Watching Out for the Effects of Caregiver Fatigue
Feeling overwhelmed? Unsettled? Exhausted? I get it. I’m tired, too. I’m not tired of being a caregiver, but I am tired as a caregiver.
I have written about how fatigue affects people with Parkinson’s disease. Today, I’m writing about the other side of it: caregiver fatigue.
I would never want my sister, Bev, who has stage 3 Parkinson’s, to think that I am tired of caring for her. I love and treasure her. She became my guardian when our parents passed away before I was 18. But caregiver fatigue is real.
Keeping things in balance
Parkinson’s affects Bev’s short-term memory, decision-making abilities, and other cognitive functions, so I help her manage her bank account.
I’m a long-distance caregiver to my sister, providing most of my support over the phone. Although I’m in Arizona, I often feel the same degree of caregiver fatigue as Bev’s daughter, who lives with her in Ohio.
Bev and I talk on the phone every few days, and I update her on her account balance. Bev isn’t tech-savvy, so she doesn’t go online to check the account herself or pay bills. I pay her mortgage and some other bills out of her account online.
I also obtain her medical equipment (such as her rollator), schedule her hearing tests and doctors’ appointments, and manage her Medicare and other health insurance coverage.
I often have to repeat instructions, handle overdrafts in her bank account, make arrangements for conference calls with Medicare and doctors, and more — which sometimes means I don’t get to my own responsibilities. I often have trouble focusing and concentrating because I have a checklist of things that I need to do for Bev.
Emotional and physical effects
My feelings about doing all of this range from stress and anxiety to frustration and impatience. It turns out these feelings are not uncommon.
A 2003 study published in Psychology and Aging found significant differences in general well-being and rates of depression between caregivers and noncaregivers. Meanwhile, the Parkinson’s Foundation notes that 40-70% of caregivers are “significantly stressed,” and half of that group meets the diagnostic criteria for clinical depression.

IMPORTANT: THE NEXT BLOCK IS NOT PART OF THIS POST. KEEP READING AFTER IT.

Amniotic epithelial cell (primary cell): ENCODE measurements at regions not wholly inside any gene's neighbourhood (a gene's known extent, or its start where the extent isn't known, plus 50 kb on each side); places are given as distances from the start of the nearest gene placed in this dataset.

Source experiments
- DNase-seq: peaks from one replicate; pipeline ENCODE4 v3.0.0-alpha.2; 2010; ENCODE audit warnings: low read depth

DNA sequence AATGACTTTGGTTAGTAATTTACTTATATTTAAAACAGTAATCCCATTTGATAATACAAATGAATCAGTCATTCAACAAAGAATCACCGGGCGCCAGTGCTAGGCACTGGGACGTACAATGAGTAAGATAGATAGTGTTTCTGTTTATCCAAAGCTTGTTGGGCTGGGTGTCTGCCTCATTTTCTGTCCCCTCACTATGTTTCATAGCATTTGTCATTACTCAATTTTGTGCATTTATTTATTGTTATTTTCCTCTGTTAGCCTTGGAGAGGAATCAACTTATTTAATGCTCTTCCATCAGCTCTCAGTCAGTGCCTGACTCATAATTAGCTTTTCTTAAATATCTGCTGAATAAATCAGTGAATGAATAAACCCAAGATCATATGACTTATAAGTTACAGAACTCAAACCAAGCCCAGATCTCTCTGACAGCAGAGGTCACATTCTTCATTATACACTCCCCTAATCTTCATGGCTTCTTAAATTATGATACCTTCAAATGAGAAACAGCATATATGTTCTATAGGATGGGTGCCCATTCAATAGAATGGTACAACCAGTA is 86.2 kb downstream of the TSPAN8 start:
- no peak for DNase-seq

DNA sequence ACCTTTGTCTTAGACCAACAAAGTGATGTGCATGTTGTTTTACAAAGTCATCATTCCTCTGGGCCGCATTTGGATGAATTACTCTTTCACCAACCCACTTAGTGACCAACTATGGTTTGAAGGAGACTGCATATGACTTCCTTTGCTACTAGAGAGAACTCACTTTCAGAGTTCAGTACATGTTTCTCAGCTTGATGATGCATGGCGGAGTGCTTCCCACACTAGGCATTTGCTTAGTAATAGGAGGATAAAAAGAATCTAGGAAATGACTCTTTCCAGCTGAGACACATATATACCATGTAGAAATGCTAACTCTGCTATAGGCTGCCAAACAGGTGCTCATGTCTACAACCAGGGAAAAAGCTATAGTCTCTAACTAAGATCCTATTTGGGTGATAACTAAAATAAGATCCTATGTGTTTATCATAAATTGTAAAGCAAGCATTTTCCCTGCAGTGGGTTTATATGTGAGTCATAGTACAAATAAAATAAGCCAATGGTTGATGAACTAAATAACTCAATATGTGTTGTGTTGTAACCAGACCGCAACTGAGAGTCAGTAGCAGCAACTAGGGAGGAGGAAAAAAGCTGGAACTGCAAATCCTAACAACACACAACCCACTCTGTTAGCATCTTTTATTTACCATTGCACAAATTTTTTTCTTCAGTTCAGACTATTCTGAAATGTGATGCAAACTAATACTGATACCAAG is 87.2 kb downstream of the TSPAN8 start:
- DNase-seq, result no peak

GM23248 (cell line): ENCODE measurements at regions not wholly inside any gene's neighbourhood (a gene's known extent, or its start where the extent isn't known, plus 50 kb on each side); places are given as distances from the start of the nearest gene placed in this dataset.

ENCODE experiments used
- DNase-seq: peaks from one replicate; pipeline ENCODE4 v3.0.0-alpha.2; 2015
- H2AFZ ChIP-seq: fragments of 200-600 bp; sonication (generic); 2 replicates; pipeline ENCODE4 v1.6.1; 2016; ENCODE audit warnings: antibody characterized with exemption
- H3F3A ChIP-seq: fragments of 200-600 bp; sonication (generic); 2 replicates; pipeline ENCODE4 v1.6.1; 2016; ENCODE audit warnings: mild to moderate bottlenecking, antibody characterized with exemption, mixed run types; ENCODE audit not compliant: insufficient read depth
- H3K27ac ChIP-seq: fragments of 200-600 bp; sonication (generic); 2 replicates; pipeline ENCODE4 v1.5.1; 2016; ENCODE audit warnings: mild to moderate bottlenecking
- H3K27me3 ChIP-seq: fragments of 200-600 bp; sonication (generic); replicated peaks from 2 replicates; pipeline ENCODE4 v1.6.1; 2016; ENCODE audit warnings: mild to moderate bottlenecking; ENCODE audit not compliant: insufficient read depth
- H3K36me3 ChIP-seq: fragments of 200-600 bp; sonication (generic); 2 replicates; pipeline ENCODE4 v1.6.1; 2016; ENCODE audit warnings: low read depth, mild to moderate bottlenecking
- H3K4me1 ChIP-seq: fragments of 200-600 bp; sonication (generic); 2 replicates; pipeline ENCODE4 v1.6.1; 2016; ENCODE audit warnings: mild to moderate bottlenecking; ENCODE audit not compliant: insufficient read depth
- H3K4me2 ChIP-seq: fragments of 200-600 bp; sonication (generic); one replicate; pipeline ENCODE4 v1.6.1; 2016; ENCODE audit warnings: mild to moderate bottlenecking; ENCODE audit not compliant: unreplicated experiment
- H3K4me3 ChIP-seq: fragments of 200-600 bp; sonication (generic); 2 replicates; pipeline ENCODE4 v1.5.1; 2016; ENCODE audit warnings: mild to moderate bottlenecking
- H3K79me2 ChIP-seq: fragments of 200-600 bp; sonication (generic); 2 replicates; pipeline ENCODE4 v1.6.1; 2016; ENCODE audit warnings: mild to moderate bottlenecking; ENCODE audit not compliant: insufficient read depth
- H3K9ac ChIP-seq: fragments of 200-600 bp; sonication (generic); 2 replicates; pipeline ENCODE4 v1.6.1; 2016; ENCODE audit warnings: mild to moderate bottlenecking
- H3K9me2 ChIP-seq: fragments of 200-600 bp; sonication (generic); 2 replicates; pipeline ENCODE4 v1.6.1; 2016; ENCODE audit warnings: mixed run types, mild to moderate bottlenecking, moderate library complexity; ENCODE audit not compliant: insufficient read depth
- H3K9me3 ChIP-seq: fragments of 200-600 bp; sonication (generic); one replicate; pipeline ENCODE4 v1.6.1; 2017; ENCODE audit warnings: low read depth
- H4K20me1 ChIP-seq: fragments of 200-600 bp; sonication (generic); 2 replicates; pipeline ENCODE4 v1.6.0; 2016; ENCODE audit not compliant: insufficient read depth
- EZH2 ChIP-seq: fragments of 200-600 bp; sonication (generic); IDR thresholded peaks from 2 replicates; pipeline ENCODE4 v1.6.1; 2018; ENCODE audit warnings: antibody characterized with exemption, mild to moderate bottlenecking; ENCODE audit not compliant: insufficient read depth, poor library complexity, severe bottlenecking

To prevent caregiver fatigue, burnout, and depression, the foundation recommends “placing your own physical, medical, and emotional needs on equal par with the person with Parkinson’s.” That’s sometimes easier said than done, but as the saying goes, “You can’t pour from an empty vessel.”
Some practices that help me reduce caregiver fatigue include prayer, walking, socializing with friends, sharing my emotional challenges with close friends, and anticipating Bev’s needs to decrease her anxiety. I also try to do something that will increase my joy once a month.
Just doing life can be tiring some days. But providing almost daily care for someone with a chronic disease like Parkinson’s can be extremely fatiguing. Get some rest, refresh, and renew. We’ve got this!
Note: Parkinson’s News Today is strictly a news and information website about the disease. It does not provide medical advice, diagnosis or treatment. This content is not intended to be a substitute for professional medical advice, diagnosis, or treatment. Always seek the advice of your physician or another qualified health provider with any questions you may have regarding a medical condition. Never disregard professional medical advice or delay in seeking it because of something you have read on this website. The opinions expressed in this column are not those of Parkinson’s News Today or its parent company, BioNews, and are intended to spark discussion about issues pertaining to Parkinson’s disease.